Bastian Pinot Noir 2008

Previously available for: $8.84
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Winemaker's Notes:

Luxembourg has a long tradition of making wine (since late Roman times). Virtually all production is for white and sp...

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User Reviews for Bastian Pinot Noir

Winemaker's Notes:

Luxembourg has a long tradition of making wine (since late Roman times). Virtually all production is for white and sparkling, the major grape varieties being: Rivaner, Pinot Blanc, Auxerrois, Riesling, Pinot Gris and Gewurztraminer. The climate is one of the coolest in Europe for winemaking (rivalling England supposedly) and Luxembourg also has a clear-as-mad-mud cru classé system, worthy of the Circumlocution Office. Most wines are labelled as varietals. There is one covering appellation called Moselle Luxembourgeoise and tasting panels may rank superior wines as Vin Classés, Premier Crus and even Grands Premier Crus! This system has attracted criticism and a rival organisation called Domaine et Tradition which encourages local variation and expression and restricts yields. Domaine Mathis Bastian, a regular visitor to the Guide Hachette comprises 11.7 hectares of vines on chalky soil located on the exposed slopes of Remich. The blushing twinkling oeillet Pinot, freighted with amber grapes as Arnold might say, is a rose by any other name, similar to the splendid ramato Pinot Grigio that Specogna makes in Northern Italy. With its lip-smacking cherrymenthol fruit they'll be sipping this on the sun-bleached promenades of Etzelbruck I'll be bound. The Grand Premier Cru appellation, by the way, signifies nothing other than some grand premier cru persiflage.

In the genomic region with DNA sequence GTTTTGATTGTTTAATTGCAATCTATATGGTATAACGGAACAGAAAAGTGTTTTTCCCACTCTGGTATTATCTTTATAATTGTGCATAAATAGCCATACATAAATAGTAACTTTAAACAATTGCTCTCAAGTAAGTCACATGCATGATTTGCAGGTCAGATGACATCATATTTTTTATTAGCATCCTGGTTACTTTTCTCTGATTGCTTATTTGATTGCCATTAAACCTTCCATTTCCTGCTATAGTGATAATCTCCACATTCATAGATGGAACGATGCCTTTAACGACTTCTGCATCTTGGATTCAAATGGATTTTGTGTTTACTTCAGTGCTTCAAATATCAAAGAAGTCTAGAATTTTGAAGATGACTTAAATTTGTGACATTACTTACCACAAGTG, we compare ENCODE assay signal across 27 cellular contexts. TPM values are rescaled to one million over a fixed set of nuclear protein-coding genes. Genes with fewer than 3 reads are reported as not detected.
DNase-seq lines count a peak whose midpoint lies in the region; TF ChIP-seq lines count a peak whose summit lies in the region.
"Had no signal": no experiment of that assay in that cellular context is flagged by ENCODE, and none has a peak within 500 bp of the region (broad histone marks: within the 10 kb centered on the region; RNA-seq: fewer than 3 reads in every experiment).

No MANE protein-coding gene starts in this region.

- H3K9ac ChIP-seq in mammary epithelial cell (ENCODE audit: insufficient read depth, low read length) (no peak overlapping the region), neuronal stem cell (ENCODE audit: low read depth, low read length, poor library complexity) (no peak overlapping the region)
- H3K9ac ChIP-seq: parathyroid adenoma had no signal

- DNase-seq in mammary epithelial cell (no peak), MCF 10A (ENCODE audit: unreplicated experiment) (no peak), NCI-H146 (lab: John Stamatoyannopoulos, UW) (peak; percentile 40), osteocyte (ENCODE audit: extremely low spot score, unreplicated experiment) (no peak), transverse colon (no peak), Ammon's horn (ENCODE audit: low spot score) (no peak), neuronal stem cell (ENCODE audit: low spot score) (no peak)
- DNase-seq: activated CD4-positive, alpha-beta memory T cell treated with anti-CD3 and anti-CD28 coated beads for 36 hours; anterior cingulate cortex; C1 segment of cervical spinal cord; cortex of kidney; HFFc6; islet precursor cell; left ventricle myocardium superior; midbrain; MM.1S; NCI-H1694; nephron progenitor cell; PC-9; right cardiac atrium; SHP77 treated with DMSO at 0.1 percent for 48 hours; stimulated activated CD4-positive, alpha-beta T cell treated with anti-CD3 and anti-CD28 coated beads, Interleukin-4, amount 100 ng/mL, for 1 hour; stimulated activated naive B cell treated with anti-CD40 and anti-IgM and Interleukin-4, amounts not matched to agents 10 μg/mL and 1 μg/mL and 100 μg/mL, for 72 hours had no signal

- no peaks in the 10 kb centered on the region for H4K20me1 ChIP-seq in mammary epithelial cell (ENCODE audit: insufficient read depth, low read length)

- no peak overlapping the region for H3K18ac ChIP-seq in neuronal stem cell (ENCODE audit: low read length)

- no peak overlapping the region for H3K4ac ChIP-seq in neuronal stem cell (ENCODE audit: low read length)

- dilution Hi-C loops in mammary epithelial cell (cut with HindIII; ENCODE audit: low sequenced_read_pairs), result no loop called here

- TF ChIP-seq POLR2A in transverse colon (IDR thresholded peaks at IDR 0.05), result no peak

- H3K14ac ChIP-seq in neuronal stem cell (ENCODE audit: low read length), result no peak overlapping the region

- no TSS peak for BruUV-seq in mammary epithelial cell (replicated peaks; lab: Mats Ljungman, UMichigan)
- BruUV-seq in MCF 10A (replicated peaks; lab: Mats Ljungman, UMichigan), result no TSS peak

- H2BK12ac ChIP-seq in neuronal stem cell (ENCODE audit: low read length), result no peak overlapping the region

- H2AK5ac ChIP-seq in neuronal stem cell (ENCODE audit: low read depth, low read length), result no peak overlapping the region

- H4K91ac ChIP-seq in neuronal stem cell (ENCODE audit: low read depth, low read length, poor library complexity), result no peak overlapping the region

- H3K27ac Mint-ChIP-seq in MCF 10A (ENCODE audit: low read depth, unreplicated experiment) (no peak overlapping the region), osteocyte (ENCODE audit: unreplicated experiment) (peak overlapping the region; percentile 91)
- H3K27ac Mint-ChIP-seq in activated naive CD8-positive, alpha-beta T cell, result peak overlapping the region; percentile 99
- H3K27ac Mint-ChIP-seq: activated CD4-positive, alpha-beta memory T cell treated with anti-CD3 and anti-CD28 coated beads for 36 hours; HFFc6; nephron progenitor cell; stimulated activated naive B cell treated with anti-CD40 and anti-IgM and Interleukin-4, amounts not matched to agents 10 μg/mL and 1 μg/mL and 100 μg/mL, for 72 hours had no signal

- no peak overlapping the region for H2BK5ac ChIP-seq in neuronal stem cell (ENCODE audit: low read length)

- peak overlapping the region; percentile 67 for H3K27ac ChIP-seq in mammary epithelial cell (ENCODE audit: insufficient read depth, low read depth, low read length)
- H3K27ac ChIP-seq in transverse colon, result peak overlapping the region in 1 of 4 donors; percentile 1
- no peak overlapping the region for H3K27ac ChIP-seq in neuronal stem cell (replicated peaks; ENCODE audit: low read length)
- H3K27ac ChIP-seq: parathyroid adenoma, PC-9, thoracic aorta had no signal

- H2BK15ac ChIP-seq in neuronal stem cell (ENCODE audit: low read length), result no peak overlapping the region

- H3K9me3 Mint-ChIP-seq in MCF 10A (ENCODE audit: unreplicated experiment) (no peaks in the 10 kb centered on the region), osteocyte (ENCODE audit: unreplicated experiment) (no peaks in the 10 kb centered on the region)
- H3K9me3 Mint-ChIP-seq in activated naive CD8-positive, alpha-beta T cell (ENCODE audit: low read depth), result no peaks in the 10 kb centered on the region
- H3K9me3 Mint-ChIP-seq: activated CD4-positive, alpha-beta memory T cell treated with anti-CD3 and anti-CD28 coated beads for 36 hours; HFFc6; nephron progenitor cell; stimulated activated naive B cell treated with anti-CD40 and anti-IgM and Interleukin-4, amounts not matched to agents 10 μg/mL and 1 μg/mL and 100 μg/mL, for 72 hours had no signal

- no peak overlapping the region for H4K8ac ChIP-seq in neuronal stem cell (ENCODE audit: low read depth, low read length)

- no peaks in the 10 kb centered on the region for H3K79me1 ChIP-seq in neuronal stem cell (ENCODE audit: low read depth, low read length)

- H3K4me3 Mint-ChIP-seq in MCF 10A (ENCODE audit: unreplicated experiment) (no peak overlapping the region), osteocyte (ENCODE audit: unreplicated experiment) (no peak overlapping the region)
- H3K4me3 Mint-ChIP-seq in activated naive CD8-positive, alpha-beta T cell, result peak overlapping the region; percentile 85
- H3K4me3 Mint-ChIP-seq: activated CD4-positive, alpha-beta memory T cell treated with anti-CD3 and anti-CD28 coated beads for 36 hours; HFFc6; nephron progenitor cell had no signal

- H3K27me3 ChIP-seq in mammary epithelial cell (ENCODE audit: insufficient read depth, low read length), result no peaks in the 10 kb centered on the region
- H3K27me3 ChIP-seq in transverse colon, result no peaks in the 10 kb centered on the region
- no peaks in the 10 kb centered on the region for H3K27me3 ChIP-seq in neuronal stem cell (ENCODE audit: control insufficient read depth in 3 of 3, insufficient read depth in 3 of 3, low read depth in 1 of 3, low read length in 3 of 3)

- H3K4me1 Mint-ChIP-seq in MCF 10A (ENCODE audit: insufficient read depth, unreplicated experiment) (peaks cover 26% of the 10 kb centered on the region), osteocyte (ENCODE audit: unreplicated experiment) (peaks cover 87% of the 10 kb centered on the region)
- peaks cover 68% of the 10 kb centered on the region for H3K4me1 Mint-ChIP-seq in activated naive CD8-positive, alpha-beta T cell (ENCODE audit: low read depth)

Luxembourg has a long tradition of making wine (since late Roman times). Virtually all production is for white and sparkling, the major grape varieties being: Rivaner, Pinot Blanc, Auxerrois, Riesling, Pinot Gris and Gewurztraminer. The climate is one of the coolest in Europe for winemaking (rivalling England supposedly) and Luxembourg also has a clear-as-mad-mud cru classé system, worthy of the Circumlocution Office. Most wines are labelled as varietals. There is one covering appellation called Moselle Luxembourgeoise and tasting panels may rank superior wines as Vin Classés, Premier Crus and even Grands Premier Crus! This system has attracted criticism and a rival organisation called Domaine et Tradition which encourages local variation and expression and restricts yields. Domaine Mathis Bastian, a regular visitor to the Guide Hachette comprises 11.7 hectares of vines on chalky soil located on the exposed slopes of Remich. The blushing twinkling oeillet Pinot, freighted with amber grapes as Arnold might say, is a rose by any other name, similar to the splendid ramato Pinot Grigio that Specogna makes in Northern Italy. With its lip-smacking cherrymenthol fruit they'll be sipping this on the sun-bleached promenades of Etzelbruck I'll be bound. The Grand Premier Cru appellation, by the way, signifies nothing other than some grand premier cru persiflage.

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